So far, abundant studies have been focused on cold tolerance response in model plants, such as Arabidopsis and rice (Ding et al., 2015; Zhang et al., 2017). However, the molecular mechanism underlying freezing response in winter rapeseed is far away lagging behind. Recently, Zeng et al. (2018) suggested the impacts on the roots of two rapeseed cultivars with different freezing tolerance under freezing stress by isobaric tags for relative and absolute quantification (iTRAQ). Xu et al. (2018) and Pu et al. (2019) expounded the effects on the freezing tolerance formation in the leaves of two rapeseed cultivars with different freezing tolerance under cold stress by iTRAQ and transcriptome sequencing, respectively. Nevertheless, most studies only investigated single omics response based on traditional data-dependent acquisition (DDA) models. In the recent years, data-independent acquisition (DIA) technology is becoming popular due to its extremely high detection rate, enabling the identification and quantification of almost all protein molecules in complex samples. In addition, the quantitative analysis of protein DIA is also rated as one of the most noteworthy technologies by the journal Nature Methods (Egertson et al., 2013).
In the present study, we comprehensively analyzed the physiological and structural characteristics of a pair of resistant and susceptible winter rapeseed cultivars under freezing stress, which include determination of the antioxidant enzyme activities, net photosynthetic rate, and microscopic observation. Meanwhile, the combination of RNA sequencing-based transcriptomics and DIA-based proteomics was employed to identify differentially expressed genes’ (DEGs) and differentially abundant proteins’ (DAPs) response to freezing tolerance between two winter rapeseed cultivars. Subsequently, the main metabolic pathways and cellular processes that participated in freezing stress were explored. The findings will expand the understanding of the molecular regulatory network by which winter rapeseed responds to cold stress.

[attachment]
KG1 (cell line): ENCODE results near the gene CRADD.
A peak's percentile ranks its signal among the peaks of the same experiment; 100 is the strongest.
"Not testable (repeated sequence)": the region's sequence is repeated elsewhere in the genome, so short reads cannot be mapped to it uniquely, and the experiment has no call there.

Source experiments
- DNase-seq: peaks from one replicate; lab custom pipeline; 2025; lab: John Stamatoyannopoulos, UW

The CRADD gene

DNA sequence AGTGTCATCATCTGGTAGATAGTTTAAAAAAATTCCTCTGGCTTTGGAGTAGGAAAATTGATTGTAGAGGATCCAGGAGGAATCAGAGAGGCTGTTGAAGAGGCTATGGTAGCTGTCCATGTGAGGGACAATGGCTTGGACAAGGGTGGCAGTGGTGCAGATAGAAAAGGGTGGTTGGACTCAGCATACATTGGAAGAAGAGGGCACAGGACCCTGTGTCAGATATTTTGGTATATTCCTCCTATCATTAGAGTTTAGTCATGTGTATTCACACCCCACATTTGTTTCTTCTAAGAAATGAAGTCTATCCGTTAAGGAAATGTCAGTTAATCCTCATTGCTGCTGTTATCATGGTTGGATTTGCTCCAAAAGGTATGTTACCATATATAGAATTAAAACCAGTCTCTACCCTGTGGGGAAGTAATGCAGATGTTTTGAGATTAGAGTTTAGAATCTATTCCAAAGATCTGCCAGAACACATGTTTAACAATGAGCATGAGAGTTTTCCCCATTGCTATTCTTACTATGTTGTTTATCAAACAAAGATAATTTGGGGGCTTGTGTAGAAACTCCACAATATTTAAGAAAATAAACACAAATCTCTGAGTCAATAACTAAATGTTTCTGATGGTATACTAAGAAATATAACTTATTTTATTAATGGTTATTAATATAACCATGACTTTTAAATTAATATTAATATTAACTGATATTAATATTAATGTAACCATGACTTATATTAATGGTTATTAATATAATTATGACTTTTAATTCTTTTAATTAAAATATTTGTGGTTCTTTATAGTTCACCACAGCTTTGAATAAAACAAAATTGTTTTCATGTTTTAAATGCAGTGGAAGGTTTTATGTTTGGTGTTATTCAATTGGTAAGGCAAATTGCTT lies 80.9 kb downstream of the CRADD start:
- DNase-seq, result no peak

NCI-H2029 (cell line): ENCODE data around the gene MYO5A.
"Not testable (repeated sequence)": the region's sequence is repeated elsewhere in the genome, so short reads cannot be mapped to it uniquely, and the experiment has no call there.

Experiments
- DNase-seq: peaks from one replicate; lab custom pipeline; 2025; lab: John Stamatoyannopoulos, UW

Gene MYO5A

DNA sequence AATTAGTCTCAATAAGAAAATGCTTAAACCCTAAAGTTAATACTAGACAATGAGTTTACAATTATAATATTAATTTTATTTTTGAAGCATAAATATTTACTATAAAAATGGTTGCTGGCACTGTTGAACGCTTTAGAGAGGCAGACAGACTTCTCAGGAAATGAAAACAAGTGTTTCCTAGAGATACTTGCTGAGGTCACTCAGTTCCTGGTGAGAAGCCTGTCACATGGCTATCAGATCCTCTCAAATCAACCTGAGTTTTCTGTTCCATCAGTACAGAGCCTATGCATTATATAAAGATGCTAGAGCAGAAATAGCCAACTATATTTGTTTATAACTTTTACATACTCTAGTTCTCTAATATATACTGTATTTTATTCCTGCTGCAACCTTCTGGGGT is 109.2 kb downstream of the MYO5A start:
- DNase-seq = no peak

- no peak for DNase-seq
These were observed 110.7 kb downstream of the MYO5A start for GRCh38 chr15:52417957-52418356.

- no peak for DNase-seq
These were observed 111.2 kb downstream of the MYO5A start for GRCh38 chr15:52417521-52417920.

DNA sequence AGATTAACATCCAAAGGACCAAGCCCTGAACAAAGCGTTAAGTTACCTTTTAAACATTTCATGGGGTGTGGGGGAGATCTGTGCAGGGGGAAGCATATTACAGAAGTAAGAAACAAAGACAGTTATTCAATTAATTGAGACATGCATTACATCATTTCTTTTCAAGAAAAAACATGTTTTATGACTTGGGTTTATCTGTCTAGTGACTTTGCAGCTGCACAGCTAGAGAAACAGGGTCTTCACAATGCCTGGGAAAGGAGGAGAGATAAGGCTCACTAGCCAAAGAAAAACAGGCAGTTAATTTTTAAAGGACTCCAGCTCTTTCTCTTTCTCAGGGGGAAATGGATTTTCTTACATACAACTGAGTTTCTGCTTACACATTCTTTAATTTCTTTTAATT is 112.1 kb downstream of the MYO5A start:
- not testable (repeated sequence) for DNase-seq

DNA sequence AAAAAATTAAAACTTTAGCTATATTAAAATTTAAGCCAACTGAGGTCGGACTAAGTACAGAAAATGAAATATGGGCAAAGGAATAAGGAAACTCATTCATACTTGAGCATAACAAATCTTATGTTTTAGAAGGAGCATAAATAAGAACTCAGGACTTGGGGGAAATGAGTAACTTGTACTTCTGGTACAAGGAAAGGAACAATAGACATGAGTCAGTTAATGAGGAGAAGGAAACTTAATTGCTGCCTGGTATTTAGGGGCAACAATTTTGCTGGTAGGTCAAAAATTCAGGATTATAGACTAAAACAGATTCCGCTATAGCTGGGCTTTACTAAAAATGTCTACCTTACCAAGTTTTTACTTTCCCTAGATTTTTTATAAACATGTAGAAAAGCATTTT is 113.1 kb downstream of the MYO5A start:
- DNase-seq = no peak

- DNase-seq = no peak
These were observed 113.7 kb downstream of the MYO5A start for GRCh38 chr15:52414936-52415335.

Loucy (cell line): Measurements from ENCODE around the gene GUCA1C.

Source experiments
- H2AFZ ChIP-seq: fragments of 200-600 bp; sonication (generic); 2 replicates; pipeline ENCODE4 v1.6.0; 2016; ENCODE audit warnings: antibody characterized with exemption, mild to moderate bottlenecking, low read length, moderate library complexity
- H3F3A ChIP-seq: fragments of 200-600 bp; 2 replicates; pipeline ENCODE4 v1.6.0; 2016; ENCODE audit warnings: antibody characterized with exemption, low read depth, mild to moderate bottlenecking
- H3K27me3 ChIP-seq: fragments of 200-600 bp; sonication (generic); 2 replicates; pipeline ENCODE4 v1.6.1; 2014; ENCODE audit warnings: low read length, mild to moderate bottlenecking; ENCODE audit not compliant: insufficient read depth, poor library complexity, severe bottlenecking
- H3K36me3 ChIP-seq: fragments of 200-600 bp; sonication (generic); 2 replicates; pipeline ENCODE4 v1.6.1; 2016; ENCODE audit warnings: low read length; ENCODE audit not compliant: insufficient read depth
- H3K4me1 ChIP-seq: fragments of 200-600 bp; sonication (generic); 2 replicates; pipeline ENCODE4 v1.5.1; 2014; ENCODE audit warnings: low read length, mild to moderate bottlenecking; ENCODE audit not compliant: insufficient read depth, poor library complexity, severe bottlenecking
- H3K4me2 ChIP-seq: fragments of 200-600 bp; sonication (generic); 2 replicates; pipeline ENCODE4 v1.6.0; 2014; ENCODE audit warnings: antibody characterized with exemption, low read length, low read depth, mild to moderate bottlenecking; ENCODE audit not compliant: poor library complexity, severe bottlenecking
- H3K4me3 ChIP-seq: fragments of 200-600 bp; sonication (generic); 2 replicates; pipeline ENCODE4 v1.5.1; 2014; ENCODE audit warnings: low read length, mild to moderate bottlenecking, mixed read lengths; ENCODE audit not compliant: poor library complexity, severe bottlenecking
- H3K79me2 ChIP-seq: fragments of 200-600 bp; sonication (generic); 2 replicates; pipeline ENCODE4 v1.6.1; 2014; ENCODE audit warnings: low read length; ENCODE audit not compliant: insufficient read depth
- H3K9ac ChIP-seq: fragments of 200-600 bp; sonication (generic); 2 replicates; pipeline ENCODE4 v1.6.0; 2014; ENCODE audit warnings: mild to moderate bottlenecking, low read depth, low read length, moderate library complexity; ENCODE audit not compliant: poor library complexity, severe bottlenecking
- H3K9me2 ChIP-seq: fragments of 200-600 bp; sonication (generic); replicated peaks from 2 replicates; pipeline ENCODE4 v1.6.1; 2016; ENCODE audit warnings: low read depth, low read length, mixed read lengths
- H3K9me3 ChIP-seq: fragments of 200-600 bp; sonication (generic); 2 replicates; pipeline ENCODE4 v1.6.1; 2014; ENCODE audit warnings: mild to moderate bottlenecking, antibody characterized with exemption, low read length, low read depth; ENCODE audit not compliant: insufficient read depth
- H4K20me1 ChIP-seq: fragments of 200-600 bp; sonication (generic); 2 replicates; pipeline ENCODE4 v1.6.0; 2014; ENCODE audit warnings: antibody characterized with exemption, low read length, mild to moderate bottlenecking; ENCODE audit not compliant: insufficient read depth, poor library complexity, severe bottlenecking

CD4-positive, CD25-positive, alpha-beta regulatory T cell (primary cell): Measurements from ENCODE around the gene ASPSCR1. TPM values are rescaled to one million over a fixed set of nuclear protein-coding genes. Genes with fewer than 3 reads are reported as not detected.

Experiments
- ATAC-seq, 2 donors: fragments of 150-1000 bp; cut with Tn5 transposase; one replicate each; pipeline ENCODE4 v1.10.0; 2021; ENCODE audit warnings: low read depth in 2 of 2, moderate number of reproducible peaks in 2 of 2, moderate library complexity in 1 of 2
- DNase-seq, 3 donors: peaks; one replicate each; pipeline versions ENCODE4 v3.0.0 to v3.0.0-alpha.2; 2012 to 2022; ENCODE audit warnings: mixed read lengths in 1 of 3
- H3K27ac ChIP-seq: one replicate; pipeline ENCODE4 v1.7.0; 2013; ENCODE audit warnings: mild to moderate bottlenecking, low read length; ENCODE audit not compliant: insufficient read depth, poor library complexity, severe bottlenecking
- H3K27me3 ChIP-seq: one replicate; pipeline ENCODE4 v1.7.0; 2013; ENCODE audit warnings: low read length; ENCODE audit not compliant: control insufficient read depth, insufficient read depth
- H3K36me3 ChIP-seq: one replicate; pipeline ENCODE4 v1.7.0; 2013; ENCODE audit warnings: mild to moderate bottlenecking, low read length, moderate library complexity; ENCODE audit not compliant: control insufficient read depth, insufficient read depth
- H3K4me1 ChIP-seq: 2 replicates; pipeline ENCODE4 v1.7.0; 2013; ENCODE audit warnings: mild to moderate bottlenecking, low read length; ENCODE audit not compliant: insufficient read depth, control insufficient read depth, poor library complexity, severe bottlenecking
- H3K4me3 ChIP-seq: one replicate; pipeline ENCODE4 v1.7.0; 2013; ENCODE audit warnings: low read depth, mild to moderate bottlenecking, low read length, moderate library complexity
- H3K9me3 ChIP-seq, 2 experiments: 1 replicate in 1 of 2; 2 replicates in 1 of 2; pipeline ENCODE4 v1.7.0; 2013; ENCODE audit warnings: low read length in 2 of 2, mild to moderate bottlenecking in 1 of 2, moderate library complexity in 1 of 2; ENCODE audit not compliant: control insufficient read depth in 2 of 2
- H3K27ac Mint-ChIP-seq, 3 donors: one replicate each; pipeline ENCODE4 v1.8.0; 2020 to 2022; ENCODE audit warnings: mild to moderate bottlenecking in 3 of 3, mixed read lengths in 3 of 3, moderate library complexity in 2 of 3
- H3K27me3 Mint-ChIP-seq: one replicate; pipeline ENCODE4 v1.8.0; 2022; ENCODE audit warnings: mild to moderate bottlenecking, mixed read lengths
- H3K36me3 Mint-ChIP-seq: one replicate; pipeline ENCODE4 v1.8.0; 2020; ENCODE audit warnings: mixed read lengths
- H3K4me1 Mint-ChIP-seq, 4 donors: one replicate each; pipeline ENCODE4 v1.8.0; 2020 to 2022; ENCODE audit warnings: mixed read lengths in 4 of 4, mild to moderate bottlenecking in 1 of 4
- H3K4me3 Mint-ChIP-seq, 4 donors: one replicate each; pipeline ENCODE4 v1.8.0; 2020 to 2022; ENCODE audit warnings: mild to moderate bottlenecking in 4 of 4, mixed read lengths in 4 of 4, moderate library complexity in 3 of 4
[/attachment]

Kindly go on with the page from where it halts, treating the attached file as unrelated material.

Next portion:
Materials and Methods
Plant Samples and Freezing Stress Treatments
The two extension winter rapeseed cultivars in Northwest China, freezing-resistant cultivar 17NTS57 (NS, with more than 85% overwinter survival rate at −26°C, dark brown seed, 33.02% oleic acid, and 17.29% linoleic acid) and freezing-sensitive cultivar NQF24 (NF, with 0% overwinter survival rate below −10°C, dark brown seed, 36.98% oleic acid, and 16.73% linoleic acid), used in this study were provided by Gansu Agricultural University (Mi et al., 2021). The seedlings of the two cultivars were grown in plastic pots (5 L) filled with soil and normally maintained. At four-leaf stage, the potted plants were divided into two groups. The treatment group (treatment, T1) was transferred to a chamber [−4°C, 60% humidity, 12/12 h (day/night) photoperiod, and 350 μmol m−2·s−1 irradiance] for 12 h, while the control group (control, T0) was maintained in normal condition [22°C, 60% humidity, 12/12 h (day/night) photoperiod, and 350 μmol m−2·s−1 irradiance]. The second leaf was sampled from the control and the treated plants, frozen in liquid nitrogen immediately, and stored at −80°C for RNA and protein extraction and determination of physiological and biochemical characteristics. The experiment was conducted in three independent biological replicates.
Evaluation of Physiological and Biochemical Characteristics
The measurement of net photosynthetic rate was carried out as per Chu et al. (2015), with minor modifications. After freezing stress, the third fresh leaves of both cultivars were used for photosynthesis evaluation, utilizing a LI-COR 6400 portable gas analysis system (Lincoln, NE, United States) setting a built-in light source of 1,000 μmol photons m−2·s−1. Each selected sample was measured at least four times at 25°C. All determinations were operated at 9:00 am to 11:00 am to minimize the error.